Lewis claims he was an atheist at 15, but when does he make that claim? Because we have nothing to support the claim that he was an atheist at 15, and even if he was, what did he know about atheism from aged 15 to whenever he claimed it? And that he knew all the arguments for atheism and was an informed atheist?

          Conjecture, while perhaps correct, requires evidence.

          Now the flip side, that we assert, is that informed atheists don’t convert to believe…unless for emotional reasons.

          We need to see an example of an informed atheist that started to believe for a well argued rational reason employing critical thinking. When you can produce either or both, you’ll get a chip at the table. Your wishful thinking won’t cut it, ya need evidence…got evidence?

          I find your particular story interesting on a personal level. I am an Irish-American Catholic whose family fled Ireland during the famine, but who left several relatives behind who starved to death.

          A bad time all round. The have’s and the have not’s. The fact was the majority of the have’s were the rich Protestant minority, while the have not’s were the poor Catholic majority. Though there were poor Protestants on the poor side, and rich Catholics on the rich side too.

          “The Irish case is unique, but that misery and human toll was not unique to one part of the community,” said Dr Costello.

          http://www.bbc.co.uk/news/uk-northern-ireland-30898074

        • Bob contends in his post that there is one type of Christian, but there are multiple kinds of atheists, and only “weak” (for lack of a better term) atheists convert to Christianity.

          Or, you could use the terms that I used: I said that atheists who were (1) well informed didn’t convert to Christianity for (2) intellectual reasons.

          I posited to Bob that he should have had gradations of Christians who convert to Atheism as well.

          I omitted something important? Then tell us what it is. If I missed a symmetry, you should be able to identify a subset of Christians who would never convert to atheism for intellectual reasons to parallel the atheists that I identified who would never convert to Christianity.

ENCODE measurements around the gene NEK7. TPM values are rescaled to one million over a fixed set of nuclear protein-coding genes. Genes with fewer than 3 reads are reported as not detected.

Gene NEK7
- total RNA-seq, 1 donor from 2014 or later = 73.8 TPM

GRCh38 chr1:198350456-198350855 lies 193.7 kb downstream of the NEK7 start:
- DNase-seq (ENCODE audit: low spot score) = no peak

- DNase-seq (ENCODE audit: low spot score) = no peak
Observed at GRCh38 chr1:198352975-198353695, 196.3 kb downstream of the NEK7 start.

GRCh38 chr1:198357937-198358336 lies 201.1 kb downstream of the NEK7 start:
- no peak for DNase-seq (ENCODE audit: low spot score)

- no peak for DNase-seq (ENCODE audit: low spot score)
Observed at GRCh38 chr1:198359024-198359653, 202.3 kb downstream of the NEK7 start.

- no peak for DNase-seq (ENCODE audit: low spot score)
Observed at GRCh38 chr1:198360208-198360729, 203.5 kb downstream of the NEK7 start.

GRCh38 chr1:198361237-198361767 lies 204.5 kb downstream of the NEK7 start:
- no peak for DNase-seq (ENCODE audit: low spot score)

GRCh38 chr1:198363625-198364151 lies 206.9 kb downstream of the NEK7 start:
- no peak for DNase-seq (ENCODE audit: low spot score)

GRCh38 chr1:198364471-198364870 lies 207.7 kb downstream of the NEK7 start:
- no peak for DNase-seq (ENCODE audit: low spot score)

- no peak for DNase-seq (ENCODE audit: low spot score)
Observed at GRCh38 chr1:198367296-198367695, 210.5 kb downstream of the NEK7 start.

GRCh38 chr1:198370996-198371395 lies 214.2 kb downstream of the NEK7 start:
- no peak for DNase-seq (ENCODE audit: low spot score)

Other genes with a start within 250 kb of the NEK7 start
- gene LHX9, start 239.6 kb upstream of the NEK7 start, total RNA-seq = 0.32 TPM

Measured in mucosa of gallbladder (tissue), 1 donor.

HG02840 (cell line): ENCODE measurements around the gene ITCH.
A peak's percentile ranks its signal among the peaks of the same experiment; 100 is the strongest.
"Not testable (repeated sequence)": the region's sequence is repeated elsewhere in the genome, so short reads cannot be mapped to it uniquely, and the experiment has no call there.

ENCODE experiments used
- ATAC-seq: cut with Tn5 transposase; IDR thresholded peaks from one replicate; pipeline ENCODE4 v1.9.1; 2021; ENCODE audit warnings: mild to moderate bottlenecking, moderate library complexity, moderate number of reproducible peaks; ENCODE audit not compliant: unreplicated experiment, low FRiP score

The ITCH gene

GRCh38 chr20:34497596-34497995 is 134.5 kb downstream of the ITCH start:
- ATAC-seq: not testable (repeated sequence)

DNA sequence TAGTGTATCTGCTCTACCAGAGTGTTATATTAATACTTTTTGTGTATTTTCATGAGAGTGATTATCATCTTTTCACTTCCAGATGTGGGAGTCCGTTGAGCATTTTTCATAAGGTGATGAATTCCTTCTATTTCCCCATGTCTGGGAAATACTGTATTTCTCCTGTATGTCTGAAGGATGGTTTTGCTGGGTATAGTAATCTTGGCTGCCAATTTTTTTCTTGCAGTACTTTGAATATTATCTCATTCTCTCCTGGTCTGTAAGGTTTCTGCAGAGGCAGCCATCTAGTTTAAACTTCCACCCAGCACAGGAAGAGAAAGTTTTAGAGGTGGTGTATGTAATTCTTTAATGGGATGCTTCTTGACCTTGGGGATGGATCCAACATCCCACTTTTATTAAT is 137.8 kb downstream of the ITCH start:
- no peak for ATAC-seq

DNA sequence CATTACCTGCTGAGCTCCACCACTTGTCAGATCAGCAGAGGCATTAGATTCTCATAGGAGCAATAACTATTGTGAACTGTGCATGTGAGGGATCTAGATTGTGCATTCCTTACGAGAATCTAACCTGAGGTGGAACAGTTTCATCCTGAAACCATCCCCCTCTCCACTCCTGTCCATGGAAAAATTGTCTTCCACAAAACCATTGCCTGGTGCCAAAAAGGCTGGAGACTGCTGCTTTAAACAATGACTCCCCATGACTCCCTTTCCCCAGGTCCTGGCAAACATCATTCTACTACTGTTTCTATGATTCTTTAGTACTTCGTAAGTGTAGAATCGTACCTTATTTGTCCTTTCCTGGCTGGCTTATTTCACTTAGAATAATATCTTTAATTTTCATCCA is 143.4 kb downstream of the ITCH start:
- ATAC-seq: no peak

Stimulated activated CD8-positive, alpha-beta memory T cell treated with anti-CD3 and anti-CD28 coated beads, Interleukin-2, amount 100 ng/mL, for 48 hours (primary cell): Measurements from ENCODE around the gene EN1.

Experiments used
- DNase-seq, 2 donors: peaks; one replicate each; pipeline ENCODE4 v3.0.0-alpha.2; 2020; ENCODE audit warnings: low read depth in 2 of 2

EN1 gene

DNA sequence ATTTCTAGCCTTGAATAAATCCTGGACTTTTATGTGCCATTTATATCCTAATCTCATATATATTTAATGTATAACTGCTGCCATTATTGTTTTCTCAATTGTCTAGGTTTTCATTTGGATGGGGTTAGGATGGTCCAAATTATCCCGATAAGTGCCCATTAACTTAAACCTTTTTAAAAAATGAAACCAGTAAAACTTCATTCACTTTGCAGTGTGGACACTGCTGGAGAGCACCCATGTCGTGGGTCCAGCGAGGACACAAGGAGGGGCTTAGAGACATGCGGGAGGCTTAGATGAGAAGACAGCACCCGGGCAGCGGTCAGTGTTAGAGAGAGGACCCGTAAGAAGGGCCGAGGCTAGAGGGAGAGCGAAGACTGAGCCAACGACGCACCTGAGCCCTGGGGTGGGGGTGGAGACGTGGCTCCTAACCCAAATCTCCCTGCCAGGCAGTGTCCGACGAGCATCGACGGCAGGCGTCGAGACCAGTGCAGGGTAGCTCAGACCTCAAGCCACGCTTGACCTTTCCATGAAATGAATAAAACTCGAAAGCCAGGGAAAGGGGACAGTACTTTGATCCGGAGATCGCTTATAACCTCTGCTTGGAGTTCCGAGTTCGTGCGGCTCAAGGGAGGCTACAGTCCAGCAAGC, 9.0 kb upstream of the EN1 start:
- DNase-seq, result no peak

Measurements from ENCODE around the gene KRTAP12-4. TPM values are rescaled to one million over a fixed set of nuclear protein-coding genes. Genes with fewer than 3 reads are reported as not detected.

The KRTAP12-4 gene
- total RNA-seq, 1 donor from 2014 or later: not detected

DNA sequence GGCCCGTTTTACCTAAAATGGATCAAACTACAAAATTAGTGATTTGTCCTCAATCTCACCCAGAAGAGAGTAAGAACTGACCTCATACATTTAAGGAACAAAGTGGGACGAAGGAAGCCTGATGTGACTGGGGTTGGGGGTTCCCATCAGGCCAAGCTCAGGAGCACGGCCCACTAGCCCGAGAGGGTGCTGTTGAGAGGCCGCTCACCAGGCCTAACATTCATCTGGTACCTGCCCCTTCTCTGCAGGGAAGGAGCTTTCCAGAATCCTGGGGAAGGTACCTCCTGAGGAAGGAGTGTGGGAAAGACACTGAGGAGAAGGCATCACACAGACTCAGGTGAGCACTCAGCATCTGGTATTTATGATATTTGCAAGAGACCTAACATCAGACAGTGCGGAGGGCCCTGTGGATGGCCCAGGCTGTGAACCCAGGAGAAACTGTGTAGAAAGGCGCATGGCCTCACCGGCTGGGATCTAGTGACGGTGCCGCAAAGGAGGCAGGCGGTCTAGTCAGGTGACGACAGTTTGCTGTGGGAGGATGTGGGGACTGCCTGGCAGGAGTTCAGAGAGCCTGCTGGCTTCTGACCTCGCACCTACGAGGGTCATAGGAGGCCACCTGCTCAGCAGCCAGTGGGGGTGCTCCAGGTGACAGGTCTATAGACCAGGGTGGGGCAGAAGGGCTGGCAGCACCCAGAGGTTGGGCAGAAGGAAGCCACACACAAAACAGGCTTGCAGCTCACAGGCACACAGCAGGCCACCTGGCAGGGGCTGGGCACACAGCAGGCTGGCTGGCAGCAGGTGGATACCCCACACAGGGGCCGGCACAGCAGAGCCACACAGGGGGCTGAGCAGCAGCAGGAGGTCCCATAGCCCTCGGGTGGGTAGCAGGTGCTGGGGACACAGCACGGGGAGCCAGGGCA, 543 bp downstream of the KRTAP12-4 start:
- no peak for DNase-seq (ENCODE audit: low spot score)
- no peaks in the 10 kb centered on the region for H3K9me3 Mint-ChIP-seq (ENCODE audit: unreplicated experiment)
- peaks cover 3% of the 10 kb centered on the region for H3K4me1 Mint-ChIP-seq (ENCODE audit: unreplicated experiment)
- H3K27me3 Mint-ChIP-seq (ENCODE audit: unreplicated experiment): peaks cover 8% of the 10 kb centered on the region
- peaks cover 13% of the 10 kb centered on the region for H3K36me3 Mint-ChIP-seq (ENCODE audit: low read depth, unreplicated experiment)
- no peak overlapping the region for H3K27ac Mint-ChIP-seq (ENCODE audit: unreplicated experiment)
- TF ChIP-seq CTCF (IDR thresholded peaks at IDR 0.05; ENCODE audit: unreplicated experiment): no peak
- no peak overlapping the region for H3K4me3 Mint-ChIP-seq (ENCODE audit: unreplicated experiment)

As to Lewis, I cited the fact that he was an honors student at Oxford while an atheist. I cite that as evidence he was a fully informed atheist, and had heard all of the atheist arguments.

          Are you just passing the time of day, or do you have a point to make? If Lewis is a counterexample to my point, then explain that. If he’s not, then why bring him up?

        • Jim Dailey

          I was responding to comments Ignorant made regarding both questions IA had regarding our discussion, as well as an aside IA made about Lewis.

          I think my characterizations of your post regarding this particular conversation are contextually accurate.

        • Ignorant Amos

          A non-answer to the questions.

          I omitted something important? Then tell us what it is. If I missed a symmetry, you should be able to identify a subset of Christians who would never convert to atheism for intellectual reasons to parallel the atheists that I identified who would never convert to Christianity.

          Are you just passing the time of day, or do you have a point to make? If Lewis is a counterexample to my point, then explain that. If he’s not, then why bring him up?

          And the following is still not an accurate assessment of Bob’s position.

          Bob contends in his post that there is one type of Christian, but there are multiple kinds of atheists, and only “weak” (for lack of a better term) atheists convert to Christianity.

          As can be seen clearly in the following comment.

          I agree that there are lots of different kinds of Christians, but I don’t see how getting more fine grained is necessary. How does that change the fact that sometimes Christians become atheists? How or why they become atheists isn’t interesting; what’s interesting is that more than zero Christians become atheists. The whole point of the argument is that, by contrast, zero group 3 atheists become Christian.